According to its website, SRI International is a “75-year pioneering research institute with a rich history supporting government and industry.” Its CEO, William Jeffrey, was formerly part of the George W. Bush administration as director of the National Institute of Standards and Technology (NIST) and joined the center in 2014.

“SRI is definitely complicit,” Keith said. “They have a lot of animals in their laboratory including a lot of beagles.”

Why beagles? Because they are “docile and forgiving,” a laboratory employee told Keith after beagles were released from testing.

“They won’t fight back when you’re testing on them, they don’t bite you, and they forgive you next time you come over to their cage. She also said they’re the right size for being in cages.”

Other California representatives are also taking steps to block similar animal treatment. Keith said her organization helped pass AB 1282, the California Pet Blood Bank Modernization Act, which banned the use of closed colony blood banks and seeks to resolve the shortage of animal blood transfusion needed in veterinarian centers.

“That’s gonna phase out close colony blood bank so dogs will no longer be held kept in cages for their blood,” Keith said. “And we’re trying to raise the funds so that we introduce a federal bill to end animal testing, but it’s step by step.”

Additionally, other efforts to restrict tests on animals the House introduced earlier this year the FDA Modernization Act, which would “amend the Federal Food, Drug, and Cosmetic Act to allow manufacturers and sponsors of a drug to use alternative testing methods to animal testing to investigate the safety and effectiveness of a drug, and for other purposes.”

The act would also be a gateway to more funding and research toward alternative testing based on human biology.

“For the most part now, animal testing is bad science—drugs are released on the market that proves safe on animals, and then they’re harming and killing people because their systems are completely different than ours. You can’t extrapolate the results from pig to a human being, it just does not work,” Keith said.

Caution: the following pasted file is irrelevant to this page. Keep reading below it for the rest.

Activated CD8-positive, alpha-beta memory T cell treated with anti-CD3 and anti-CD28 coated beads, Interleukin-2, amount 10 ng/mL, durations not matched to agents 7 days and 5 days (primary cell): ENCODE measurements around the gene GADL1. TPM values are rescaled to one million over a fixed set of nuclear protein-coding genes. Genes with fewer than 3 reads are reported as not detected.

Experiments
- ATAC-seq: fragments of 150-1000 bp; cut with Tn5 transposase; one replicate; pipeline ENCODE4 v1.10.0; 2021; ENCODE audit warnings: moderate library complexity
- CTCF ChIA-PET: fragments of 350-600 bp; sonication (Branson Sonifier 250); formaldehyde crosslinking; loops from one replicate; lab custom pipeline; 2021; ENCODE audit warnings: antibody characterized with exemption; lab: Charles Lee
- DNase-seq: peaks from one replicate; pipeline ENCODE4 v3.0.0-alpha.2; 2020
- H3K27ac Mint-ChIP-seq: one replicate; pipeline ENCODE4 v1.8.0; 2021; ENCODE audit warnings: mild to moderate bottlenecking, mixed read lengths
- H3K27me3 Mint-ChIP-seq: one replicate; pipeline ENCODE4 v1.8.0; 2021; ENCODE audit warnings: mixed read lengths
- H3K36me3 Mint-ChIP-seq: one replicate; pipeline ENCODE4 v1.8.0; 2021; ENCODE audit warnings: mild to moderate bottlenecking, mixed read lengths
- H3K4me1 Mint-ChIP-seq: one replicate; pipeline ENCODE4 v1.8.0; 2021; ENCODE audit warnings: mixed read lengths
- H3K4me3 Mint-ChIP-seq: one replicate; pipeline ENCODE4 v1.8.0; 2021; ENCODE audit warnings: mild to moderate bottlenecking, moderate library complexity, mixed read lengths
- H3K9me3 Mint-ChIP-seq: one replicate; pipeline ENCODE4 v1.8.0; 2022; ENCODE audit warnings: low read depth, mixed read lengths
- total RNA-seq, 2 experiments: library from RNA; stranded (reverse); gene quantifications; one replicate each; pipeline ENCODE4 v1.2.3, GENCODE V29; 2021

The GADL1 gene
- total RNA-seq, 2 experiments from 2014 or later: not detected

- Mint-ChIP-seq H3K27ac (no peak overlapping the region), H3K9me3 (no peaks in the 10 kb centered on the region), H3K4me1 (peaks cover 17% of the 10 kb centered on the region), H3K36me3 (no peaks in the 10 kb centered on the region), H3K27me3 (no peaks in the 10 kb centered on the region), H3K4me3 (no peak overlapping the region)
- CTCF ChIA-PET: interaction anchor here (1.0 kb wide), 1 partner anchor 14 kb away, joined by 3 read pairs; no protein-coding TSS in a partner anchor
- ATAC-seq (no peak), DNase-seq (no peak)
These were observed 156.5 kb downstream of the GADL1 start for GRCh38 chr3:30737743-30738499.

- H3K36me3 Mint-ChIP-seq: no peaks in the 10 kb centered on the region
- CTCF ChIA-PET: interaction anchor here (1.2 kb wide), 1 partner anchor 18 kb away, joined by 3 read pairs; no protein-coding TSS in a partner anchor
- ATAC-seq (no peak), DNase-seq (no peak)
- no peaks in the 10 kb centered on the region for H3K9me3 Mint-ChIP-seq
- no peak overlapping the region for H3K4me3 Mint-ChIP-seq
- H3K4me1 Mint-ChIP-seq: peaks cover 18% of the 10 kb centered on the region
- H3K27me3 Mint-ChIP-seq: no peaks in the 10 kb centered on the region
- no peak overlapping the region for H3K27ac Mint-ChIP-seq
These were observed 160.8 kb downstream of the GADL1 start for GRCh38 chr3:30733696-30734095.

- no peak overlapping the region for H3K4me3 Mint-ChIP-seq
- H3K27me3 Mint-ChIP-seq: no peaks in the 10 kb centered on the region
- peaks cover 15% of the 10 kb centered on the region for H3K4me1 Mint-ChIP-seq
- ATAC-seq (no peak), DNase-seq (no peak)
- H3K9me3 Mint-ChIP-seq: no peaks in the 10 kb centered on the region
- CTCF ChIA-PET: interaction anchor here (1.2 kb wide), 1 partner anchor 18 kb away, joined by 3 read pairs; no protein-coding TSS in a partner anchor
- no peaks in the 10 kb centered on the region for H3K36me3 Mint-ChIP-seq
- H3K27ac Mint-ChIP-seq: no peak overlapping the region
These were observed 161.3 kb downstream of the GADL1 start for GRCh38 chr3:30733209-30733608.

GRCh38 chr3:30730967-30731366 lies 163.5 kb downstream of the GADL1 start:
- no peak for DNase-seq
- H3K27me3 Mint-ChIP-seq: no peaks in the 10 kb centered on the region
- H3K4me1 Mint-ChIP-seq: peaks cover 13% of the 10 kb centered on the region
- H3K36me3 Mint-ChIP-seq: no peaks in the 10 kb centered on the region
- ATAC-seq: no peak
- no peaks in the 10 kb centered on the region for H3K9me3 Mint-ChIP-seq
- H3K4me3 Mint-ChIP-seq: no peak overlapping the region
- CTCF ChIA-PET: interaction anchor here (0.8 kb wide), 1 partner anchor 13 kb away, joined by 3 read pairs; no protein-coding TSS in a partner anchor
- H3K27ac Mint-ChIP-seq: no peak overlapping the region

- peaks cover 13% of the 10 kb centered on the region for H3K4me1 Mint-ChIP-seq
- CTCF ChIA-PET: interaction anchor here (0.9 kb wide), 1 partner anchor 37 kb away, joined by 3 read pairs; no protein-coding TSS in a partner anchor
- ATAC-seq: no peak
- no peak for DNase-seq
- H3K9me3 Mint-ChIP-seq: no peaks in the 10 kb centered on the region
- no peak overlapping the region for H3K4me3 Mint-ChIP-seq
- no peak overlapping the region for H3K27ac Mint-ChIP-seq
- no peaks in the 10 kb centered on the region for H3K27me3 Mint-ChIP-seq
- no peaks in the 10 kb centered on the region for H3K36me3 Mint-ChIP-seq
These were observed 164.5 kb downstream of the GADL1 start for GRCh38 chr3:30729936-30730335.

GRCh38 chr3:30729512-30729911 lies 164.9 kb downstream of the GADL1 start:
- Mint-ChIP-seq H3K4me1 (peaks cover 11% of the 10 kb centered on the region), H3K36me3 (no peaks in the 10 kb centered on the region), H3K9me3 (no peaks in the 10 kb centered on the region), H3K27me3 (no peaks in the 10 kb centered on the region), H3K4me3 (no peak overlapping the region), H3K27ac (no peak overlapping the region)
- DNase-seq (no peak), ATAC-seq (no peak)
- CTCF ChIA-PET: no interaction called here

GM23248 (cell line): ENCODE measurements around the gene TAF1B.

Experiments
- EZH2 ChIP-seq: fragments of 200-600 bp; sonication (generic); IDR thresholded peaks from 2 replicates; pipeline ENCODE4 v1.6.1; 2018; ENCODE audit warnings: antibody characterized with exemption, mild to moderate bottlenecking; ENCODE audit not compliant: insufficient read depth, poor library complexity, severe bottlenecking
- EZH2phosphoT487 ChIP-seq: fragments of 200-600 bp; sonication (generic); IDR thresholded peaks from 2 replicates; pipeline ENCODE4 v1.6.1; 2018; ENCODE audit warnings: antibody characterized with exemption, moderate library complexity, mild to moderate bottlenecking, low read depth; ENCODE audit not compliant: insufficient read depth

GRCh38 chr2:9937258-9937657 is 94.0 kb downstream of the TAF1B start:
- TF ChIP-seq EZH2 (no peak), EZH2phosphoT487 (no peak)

In its statement to The Epoch Times, NIAID said animals used in NIH-funded research are “protected by laws, regulations, and policies to ensure the smallest possible number of subjects and the greatest commitment to their welfare.”

Institutions receiving funds must conduct research that involves animals in accordance with the Public Health Service Policy on the Humane Care and Use of Laboratory Animals, the statement continued.

“The proposed use of animals in research is evaluated during peer review for both contract and grant proposals, and animals used in research are to be provided with appropriate anesthesia and veterinary care. The principles for what is—and is not—allowed are governed both by regulations administered by the NIH Office of Laboratory Animal Welfare and the grantee institution’s animal care and use committee (IACUC).”

SRI International didn’t immediately respond to a request for comment.

Jamie Joseph
Jamie is a California-based reporter covering issues in Los Angeles and state policies for The Epoch Times. In her free time, she enjoys reading nonfiction and thrillers, going to the beach, studying Christian theology, and writing poetry. You can always find Jamie writing breaking news with a cup of tea in hand.